The Loneliest Road In America
(U.S. Highway 50, Nevada, April 2007. Image copyright Hamish Reid. Click on image above for larger version).
U.S. 50 through Nevada, the self-proclaimed "Loneliest Road In America
", one of the great American high desert drives. You drive for miles along a flat straight stretch of two-lane blacktop across the desert floor, surrounded by sagebrush and playas, not another vehicle in sight, heading straight towards a sheer 10,000' snow-clad range, wondering how the hell you're going to get through it; the road bends or curves a little, you rise up to six or seven thousand feet as the road twists through the snow and the rocks, and suddenly you're heading downhill again to the next long straight stretch
Yes, it's yet another desert two-lane blacktop image, but I couldn't resist. It probably wouldn't have worked without the cloud cover and the subdued light that tends to result from that. The first time I drove through here, sometime in the early 1990's, it had the same cloud cover, but there was also a foot of snow over everything, a novel sight for someone so used to the hot high deserts of California. This time there was just snow on the hills and ranges, until a little further down US 50, where it snowed heavily on me from this side of Austin all the way to Ely.
This image was taken from approximately the centre of the Google Maps snippet below, between Fallon and Austin (Google maps and the topos they're from originally seems to like putting names like "Middlegate" or "Frenchman" on their maps in remote places like this, but it's not as though there's much of a settlement there in most of these places, let alone a town or village). If you zoom in a few clicks you'll see a long straight track heading south from US 50; this is the Fairview Peak Earthquake Faults "road" whose signpost is a few hundred metres to the left of the highway above, just down the hill from where I was taking the photo. Some fifteen years ago on a bitterly cold still November morning I went down that side road in a 4WD on top of about six inches of fresh trackless snow, with that same low glowering grey sky above me, not always quite sure where the track was, and after what seemed like a long trip further and further into nothingness, just as the track turned and opened up onto another long shallow valley that stretched into the central Nevada greyness, I lost my nerve. I stopped for a while, had a bite to eat, listened to the silence, wandered about the snow a bit, then turned around and headed for the relatively-crowded safety of Highway 50.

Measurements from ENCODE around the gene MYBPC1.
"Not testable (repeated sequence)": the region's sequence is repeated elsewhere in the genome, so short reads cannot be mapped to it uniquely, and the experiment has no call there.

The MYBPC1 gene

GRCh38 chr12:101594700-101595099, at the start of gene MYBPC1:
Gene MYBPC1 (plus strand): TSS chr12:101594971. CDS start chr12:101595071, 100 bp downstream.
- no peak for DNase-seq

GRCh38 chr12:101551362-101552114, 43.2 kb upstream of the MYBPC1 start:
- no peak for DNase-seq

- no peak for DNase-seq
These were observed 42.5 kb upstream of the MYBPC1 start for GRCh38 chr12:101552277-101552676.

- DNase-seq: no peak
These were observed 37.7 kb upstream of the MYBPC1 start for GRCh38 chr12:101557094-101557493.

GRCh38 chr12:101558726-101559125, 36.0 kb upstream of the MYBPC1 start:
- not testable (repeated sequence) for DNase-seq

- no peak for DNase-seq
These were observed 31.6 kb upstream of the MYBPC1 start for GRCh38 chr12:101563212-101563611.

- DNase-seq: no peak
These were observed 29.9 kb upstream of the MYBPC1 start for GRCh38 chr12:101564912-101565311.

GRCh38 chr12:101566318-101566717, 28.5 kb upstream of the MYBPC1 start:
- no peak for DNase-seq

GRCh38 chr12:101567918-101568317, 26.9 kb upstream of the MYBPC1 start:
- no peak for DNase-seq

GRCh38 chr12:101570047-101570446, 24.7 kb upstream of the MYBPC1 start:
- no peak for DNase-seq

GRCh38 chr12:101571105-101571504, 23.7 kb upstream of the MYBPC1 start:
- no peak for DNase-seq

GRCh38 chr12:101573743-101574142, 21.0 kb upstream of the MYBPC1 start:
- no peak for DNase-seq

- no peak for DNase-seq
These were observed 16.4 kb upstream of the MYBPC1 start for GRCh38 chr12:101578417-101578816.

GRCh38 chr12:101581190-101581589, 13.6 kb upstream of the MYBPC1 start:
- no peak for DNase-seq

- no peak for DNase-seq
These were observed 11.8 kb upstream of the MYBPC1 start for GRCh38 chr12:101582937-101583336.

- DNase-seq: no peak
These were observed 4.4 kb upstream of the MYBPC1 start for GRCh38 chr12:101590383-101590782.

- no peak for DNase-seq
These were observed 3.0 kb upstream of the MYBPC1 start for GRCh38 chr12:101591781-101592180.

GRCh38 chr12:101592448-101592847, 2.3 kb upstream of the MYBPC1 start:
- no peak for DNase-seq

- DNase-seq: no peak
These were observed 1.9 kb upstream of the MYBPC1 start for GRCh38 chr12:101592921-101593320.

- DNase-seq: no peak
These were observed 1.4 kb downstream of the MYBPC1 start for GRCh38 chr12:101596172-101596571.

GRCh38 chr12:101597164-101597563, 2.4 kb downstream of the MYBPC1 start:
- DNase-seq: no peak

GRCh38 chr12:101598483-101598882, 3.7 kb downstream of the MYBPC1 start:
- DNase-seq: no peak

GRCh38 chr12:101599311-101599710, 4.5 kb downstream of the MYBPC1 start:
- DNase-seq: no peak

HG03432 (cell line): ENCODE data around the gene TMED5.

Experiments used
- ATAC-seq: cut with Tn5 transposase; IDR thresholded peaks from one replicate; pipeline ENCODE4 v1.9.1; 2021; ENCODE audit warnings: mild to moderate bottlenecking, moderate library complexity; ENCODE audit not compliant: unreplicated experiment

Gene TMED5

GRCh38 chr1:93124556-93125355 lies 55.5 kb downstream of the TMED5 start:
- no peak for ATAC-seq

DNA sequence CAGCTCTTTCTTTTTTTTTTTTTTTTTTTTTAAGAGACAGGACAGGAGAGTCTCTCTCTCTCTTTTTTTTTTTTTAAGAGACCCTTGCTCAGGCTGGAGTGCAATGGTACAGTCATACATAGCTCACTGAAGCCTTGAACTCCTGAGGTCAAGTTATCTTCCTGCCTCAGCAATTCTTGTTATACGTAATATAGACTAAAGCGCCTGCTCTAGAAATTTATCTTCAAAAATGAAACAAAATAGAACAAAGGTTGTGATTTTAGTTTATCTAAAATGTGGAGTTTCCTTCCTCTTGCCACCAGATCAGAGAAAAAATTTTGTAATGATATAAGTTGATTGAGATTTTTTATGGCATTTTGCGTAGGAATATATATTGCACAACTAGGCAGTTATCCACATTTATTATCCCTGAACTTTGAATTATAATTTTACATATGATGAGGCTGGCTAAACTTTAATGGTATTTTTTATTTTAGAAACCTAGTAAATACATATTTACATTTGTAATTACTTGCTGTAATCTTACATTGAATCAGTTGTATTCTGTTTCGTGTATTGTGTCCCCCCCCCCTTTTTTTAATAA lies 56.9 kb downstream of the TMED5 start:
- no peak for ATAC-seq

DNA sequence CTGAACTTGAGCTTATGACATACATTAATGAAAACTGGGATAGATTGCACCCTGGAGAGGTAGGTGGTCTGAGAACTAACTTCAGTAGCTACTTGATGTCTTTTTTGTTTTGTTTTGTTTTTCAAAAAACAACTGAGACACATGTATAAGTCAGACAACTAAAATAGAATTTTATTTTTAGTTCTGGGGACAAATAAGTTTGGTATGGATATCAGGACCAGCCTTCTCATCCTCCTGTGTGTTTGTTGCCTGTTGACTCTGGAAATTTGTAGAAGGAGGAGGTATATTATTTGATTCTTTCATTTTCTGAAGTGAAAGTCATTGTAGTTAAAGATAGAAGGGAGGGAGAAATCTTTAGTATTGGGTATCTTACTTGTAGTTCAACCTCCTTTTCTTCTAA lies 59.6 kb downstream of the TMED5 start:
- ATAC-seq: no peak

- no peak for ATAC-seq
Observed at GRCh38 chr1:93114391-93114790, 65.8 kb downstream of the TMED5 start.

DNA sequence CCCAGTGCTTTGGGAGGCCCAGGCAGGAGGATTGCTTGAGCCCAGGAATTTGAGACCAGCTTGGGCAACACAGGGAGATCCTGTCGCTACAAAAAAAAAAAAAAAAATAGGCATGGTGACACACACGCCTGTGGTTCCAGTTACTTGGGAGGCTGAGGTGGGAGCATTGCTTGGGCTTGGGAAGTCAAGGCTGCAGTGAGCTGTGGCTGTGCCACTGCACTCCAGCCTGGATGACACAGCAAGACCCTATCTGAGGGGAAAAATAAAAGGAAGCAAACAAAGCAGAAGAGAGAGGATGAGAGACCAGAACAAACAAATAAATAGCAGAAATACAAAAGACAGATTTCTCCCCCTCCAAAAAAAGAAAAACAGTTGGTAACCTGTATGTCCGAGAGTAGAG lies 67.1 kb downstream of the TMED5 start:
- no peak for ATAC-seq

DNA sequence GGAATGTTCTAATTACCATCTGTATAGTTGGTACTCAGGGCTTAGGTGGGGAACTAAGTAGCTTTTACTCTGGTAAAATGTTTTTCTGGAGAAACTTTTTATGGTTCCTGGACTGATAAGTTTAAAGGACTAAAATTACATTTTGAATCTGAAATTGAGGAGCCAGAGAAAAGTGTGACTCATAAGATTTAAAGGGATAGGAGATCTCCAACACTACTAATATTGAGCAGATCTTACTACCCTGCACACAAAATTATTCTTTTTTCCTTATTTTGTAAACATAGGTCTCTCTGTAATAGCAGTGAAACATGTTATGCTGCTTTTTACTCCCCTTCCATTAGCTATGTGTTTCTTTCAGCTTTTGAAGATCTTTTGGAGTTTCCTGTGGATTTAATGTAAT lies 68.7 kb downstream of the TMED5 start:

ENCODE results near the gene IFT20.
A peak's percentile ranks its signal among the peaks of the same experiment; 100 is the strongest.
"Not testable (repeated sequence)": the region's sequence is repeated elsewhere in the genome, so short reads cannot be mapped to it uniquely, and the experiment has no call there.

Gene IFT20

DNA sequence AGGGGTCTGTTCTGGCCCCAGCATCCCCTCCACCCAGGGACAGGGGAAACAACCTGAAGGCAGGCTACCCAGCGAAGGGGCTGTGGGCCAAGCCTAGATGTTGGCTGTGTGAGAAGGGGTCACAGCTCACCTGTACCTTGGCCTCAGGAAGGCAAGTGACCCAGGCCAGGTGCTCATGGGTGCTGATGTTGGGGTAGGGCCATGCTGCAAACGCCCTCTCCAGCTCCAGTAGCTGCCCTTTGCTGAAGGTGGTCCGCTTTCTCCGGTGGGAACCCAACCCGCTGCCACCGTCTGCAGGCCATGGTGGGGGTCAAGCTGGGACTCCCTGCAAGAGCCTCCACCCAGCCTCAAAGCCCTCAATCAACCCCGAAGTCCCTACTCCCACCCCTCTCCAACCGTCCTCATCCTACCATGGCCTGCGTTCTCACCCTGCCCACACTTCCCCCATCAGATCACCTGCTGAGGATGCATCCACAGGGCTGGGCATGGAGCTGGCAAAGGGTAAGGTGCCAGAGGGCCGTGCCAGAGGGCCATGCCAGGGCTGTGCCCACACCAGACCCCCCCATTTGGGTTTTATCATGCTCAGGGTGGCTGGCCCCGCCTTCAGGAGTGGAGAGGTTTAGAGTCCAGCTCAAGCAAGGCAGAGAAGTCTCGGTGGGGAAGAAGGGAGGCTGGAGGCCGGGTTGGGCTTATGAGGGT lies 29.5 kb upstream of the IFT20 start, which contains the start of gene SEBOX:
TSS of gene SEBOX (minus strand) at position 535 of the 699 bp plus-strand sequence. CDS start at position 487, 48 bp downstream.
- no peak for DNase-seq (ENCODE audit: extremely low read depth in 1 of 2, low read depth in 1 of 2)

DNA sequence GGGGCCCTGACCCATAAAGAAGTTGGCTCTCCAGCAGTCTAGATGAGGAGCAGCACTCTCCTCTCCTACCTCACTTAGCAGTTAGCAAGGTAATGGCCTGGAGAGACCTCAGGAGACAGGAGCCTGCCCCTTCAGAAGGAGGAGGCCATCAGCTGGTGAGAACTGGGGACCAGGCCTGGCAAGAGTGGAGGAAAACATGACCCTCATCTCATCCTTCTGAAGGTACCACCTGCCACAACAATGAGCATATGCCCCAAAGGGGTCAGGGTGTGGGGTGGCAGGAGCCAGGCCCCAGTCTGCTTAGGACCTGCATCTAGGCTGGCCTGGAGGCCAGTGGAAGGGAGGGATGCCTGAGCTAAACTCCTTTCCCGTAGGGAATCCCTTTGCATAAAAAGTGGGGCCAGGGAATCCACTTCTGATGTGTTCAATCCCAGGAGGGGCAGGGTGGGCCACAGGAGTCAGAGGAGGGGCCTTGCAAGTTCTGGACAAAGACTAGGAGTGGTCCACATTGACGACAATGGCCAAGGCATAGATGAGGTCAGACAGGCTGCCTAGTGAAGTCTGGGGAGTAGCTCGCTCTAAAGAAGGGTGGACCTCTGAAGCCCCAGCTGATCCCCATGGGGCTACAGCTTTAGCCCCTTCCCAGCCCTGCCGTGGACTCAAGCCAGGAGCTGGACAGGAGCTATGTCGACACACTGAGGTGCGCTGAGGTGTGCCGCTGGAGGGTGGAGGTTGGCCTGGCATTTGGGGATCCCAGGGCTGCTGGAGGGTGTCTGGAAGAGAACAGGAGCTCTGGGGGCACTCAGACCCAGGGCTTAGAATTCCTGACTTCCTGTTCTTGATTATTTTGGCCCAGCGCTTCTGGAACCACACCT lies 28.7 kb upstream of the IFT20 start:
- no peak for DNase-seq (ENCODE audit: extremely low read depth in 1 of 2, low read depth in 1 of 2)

Rugged country, for sure.View Larger Map
(Oakland, 2006. Image copyright Hamish Reid).
The first thing you do when you're working in your studio with someone new is to get them to move
. Not that she was new (to me or my studio), not that she didn't already know the drill, but I thought if I turned off the strobes and made her move a little with just the modeling lights on the effect would be like a flame
(Nothing but mild cropping and contrast).